On Memorial Day I learned that the stitchers in the D.C. area have lost one of their most famous and interesting stitchers--Raymond Dockstader. That's Ray above in a photo taken from the Washington Post, with a piece of his needlepoint and one of his many ribbons. He specialized in small 3x3 inch squares of needlepoint, with many motifs done in tent stitches, which were later assembled in groups and framed. I've seen a lot of his work exhibited at Woodlawn over the years, all of it wonderful, but I didn't mention all of it in my reports to you. Ray's work was hard to describe as it was original and personal. Sometimes I think you had to be present to study the pieces to grasp their artistic impulse. Ray had two small framed groups on display last March that I didn't describe. I wish I'd taken better notes so I could do that now. You'll have to be content with a quotation from the 2006 Woodlawn Plantation exhibit about Ray's work and my very favorite piece of his stitching, the parrot in a window. This is what I wrote then.
There were also many male stitchers who sent in cross stitch and needlepoint, plus a gentleman was demonstrating Hardanger when I was there. I am glad needlework is being done by both sexes these days. In fact, the winner of my annual "I'd Take This Home If I Could" award was stitched by a man. My favorite was one of four original pieces Ray Dockstader submitted (he showed several original pieces last year, too). This particular piece was the size of a piece of typing paper. It showed a yellow stucco wall with a few bricks peaking through crumbling stucco. There was a window cut in the wall with a black wrought iron balcony. Inside the window the walls were bright red and there was a parrot sitting on the wrought iron framed against the red wall. His pink head was cocked and he had an orange and yellow body, green wings and a blue tail. The whole piece was saturated in color, with touches of green elephant ear-type leaves and other lush green plants outside against the yellow stucco wall. Very nice piece, very different. The bright yellows and reds aren't my usual favorite colors but I thought it a very charming piece full of personality. He did three other pieces, all original, all probably in tent stitches (although I wasn't able to study two of his pieces closely). The largest was sort of a fabric collage in deep burgundy red with various fabric motifs scattered around. Another, also with a deep reddish brown as the main color, was a sort of abstract quilt pattern based on diamond shapes. It had other colors (navy, brown, yellow) but red was the main color. The last piece was another fabric-type collage and it won 1st place in its group. It was his version of a sampler with a marching line of terrier silhouettes on the bottom, a Bird of Paradise, flowers, strawberries, daisies, pears and a nude all scattered here and there. [I think this is the piece in the photo above, by the way.] It reminded me of a but without the fancy embroidery around the pieces making up the crazy quilt. Interesting work and nicely stitched but none of the pieces had the charm or design magic of the parrot in the window. Somehow there is always a piece that has personal appeal beyond its technical merit.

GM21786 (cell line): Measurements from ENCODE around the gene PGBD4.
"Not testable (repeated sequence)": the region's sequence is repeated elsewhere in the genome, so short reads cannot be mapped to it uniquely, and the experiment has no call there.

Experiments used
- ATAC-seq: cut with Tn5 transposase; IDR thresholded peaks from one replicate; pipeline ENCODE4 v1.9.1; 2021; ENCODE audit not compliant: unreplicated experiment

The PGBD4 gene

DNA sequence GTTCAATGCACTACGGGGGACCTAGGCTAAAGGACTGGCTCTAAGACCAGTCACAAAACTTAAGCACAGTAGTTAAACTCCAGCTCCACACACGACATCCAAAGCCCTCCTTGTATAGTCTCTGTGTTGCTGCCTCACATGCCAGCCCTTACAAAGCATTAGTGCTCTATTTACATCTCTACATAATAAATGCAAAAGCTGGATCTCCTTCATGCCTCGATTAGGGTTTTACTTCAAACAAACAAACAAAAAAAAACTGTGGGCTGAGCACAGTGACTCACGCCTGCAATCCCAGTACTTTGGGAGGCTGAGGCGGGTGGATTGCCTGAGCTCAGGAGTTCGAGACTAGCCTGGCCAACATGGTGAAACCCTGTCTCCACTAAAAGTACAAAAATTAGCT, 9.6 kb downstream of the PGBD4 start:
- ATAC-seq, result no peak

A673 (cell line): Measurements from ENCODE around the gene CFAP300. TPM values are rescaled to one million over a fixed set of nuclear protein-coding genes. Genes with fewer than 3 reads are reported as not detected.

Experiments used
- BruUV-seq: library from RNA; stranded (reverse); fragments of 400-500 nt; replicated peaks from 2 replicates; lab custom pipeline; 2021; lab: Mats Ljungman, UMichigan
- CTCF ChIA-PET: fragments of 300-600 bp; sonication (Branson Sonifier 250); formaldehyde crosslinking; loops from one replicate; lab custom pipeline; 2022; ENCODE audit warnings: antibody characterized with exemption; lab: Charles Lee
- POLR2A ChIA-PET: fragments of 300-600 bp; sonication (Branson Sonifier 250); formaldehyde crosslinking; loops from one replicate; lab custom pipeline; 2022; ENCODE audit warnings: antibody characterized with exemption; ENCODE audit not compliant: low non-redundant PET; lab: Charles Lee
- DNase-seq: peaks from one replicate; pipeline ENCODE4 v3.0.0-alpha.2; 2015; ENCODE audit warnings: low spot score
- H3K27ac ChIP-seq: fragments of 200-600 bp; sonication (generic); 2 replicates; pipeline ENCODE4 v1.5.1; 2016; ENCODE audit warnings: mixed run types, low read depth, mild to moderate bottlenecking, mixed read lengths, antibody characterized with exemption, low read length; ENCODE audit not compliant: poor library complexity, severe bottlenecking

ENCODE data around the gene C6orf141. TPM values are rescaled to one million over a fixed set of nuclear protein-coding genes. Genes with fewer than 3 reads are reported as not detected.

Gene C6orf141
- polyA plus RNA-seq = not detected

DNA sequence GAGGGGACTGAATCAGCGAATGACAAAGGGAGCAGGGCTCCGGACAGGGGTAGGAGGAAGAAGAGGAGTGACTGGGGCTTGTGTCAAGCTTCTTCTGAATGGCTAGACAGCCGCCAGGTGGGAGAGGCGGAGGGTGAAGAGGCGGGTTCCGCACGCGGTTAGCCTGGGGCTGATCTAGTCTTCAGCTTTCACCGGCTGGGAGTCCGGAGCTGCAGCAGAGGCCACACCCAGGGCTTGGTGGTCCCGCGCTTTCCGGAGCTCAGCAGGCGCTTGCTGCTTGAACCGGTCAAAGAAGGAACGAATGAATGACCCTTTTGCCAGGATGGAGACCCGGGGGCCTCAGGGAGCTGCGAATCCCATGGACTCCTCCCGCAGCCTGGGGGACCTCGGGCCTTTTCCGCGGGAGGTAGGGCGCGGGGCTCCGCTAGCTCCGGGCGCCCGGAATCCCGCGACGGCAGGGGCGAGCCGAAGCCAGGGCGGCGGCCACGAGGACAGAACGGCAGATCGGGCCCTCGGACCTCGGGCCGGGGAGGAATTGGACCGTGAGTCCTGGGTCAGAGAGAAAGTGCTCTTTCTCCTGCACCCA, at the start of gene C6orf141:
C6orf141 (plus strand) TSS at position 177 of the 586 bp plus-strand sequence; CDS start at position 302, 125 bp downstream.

I hope the above brings some of Raymond Dockstader alive for you. I never met the man but I will miss him. I loved that parrot!
Here is his obit in the Washington Post. If the Post asks you to sign up to read it, please do. You simply give them your email address and create a password. I've never gotten spam from the Post and you will want to read about Ray's amazing life and what he did when he wasn't stitching
More about his other interests.
His online memory book.
UPDATE: A memorial written by a friend.
UPDATE #2: Maggie Bunch, who wrote the memorial above, owns several of Ray's pieces and is allowing me to post photographs of them here. First, here are several 3 1/2 inch square paperweights. Ray worked these as doodles, creating whatever was on his mind through his hands. Maggie was fortunate enough to be invited to his estate sale where she purchased these.
She says she doesn't know what they are filled with (walnut shells?) but it is larger and heavier than rice.
Maggie says to notice the subtle color changes in the purple edge at the corners and in the middle. Each piece has touches like this.
Maggie had this doodle sampler which shows off his through processes framed by Total Framing in Fairfax, VA with one of Ray's needles still parked.
His estate donated a few pieces to Woodlawn Plantation and they part of Woodlawn's 50th Silent Auction. Maggie was lucky enough to be one of the winners.
These two photos (above and below) are images of a Navajo style rug. It is 15 1/2 by 23 1/2 and was blocked and framed by Total Framing.
Maggie says she knows the orb is from her camera flash but she likes to think that it is actually Mr. D. smiling down at us.
Thank you for the wonderful needle art you shared, Ray.
Main blog at http://blog.360.yahoo.com/chillyhollow